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We’re looking at tools to help manage agile projects. This is a large, globally distributed enterprise, and that’s not going to change, so I suppose some sort of expensive tool is a necessary evil.
Many people are involved with reviewing the tools (which include things like Mingle, ScrumWorks, Agile on Demand, VersionOne, and eXPlainPMT). Everyone comes from a different perspective, of course, and I have nothing against how other people choose to work. But one request keeps coming up that bugs me: the insistence that the tool support the ability to do task tracking.
The desire to manage tasks in an agile process is evidence that a team is not collaborating. They are instead using silo-mode development: 1 story -> 1 developer. In lieu of tracking progress by marking off completed stories, they look at progress in terms of what tasks have been completed. May as well go back to waterfall.
It’s all about delivering the story. If you work in a collaborative mode that promotes this, there’s no need for tracking at the task level. (I’m not even going to mention the ludicrous idea that tasks ever outlive an iteration.)
Then you add or delete tasks as needed.
we went to a csm class with danube too. the trainer said “are you in the business of keeping people busy or producing product?” I think this is the point of your blog postings.
Our VersionOne tool met both requirements for us. We could start with task tracking if absolutely necessary and turn off at any point in the future with the click of a single check box. We actually started with task tracking turned off and never looked back.
Definitely tool should make it possible to disable task tracking, but it brings value as well.
Spread-out tasks are also a violation of lean principles.
We use VersionOne because it handles both. We use task tracking heavily. As we work towards appropriately sized stories, we may need this less… but for now it helps us compensate for some other issues.
In “Tools, Iterations, and Stories,” I said you should “focus on implementing and completing stories, not iterations. If your iteration is 10 days, and you have 10 stories of 1 point each, you should have delivered one story by the end of the first day, and two stories by the end of the second day, and so on.”
Then, in a blog post titled “Stories and the Tedium of Daily Standups,” I talked about how a focus on completing stories, not tasks and iterations, would make daily stand-ups interesting enough to bother with (anew–since many teams that initiate daily stand-ups often find them boring and thus slowly stop doing them).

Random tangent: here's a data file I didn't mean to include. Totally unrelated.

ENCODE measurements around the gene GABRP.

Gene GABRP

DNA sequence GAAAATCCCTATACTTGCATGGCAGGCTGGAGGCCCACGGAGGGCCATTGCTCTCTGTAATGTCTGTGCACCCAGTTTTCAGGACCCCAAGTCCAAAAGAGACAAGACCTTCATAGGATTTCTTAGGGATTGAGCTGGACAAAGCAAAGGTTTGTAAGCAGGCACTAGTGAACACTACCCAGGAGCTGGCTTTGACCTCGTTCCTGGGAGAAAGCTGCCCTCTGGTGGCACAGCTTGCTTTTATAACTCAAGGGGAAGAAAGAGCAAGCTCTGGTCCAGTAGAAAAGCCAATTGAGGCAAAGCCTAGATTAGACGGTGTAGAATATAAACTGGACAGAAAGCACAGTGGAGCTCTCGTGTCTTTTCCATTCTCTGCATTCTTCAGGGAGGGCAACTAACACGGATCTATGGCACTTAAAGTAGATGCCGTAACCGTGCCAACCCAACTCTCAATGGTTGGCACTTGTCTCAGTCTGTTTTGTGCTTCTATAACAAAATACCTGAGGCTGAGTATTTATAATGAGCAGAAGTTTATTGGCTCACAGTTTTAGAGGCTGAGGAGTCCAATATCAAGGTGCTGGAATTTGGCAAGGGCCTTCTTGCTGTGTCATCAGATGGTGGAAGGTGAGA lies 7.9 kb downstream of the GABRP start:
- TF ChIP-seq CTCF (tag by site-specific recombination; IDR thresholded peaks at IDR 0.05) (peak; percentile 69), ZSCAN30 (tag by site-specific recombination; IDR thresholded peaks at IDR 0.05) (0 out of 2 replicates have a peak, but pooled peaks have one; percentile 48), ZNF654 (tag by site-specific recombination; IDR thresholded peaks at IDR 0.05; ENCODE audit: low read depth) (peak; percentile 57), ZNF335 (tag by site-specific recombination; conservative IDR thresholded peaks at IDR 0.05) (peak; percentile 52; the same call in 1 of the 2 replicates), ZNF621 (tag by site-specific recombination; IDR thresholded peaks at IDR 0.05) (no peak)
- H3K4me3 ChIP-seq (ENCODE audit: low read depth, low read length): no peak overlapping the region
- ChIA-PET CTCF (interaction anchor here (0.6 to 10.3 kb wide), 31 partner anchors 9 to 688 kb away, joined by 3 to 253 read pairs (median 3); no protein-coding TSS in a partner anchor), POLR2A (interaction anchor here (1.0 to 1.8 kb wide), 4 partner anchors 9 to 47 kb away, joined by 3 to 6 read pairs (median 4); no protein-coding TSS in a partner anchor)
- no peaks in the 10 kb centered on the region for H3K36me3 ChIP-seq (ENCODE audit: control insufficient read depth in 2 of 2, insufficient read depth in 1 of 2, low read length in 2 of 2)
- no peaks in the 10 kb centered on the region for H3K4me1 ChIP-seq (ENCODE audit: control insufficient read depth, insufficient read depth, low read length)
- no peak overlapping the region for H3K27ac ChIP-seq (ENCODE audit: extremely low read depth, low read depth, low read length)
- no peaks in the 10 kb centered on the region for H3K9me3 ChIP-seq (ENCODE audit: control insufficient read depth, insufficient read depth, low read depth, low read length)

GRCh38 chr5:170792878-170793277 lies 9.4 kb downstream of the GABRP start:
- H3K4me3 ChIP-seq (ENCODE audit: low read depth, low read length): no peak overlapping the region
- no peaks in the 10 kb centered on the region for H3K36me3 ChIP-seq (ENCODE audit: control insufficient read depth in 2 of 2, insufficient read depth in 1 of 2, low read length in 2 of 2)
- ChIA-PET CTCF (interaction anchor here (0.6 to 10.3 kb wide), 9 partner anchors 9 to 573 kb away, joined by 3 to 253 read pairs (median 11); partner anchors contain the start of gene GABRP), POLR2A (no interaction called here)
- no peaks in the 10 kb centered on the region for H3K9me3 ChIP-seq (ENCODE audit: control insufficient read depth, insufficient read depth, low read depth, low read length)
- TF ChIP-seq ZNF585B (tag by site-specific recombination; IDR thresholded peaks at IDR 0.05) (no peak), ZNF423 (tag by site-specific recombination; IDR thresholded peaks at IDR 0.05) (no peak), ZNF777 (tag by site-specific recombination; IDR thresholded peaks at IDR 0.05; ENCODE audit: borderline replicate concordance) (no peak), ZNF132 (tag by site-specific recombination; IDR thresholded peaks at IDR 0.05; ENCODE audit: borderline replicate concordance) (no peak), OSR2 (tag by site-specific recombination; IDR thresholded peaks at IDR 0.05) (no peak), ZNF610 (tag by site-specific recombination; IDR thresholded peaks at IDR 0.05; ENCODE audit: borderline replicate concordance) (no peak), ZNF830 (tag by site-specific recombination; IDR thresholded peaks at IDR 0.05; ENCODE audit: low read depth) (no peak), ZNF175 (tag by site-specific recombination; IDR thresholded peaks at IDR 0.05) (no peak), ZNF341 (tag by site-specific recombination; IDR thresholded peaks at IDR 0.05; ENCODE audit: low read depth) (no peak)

There’s another important side-effect of organizing an iteration around incrementally completing stories: Iteration planning meetings are more interesting.
Implicitly, to be able to complete stories as an iteration progresses requires team members to actually collaborate on a story. Imagine that. It’s at the heart of the emphasis on continual communication in agile, yet many teams tend to miss this key point. In my next blog posting I’ll talk about the side-effect of improved quality. For now, I’ll restrict my thoughts to the impact of story planning on iteration planning meetings.
If an iteration planning covers four stories to be implemented by a team of four developers, there are two primary ways this meeting could go: 1) The customer details each story by focusing on each individual that will work it, or 2) The customer details all stories, discussing them with all four team members. The downside of option #2 is that it will probably take a little longer to work through all the stories. In fact, if you went with option #1, you really wouldn’t need a team meeting. The customer could just meet individually with each developer.
Effectively, what you have with option #1 is a meeting in which 3 out of 4 developers have little interest in the story discussion at any given point in time. Information about other developers’ stories is mental clutter, and consciously or subconsciously, each developer will tune out to some extent for 75% of the meeting. They will view iteration planning meetings as mostly a waste of time.
In contrast, option #2 requires everyone to be attentive. We all have to understand every story, and we most certainly have to start figuring out how each one breaks up. We probably need to do a little bit of design. People attending these sorts of iteration planning meetings are engaged. They leave the meeting with the impression that it held considerable value for them.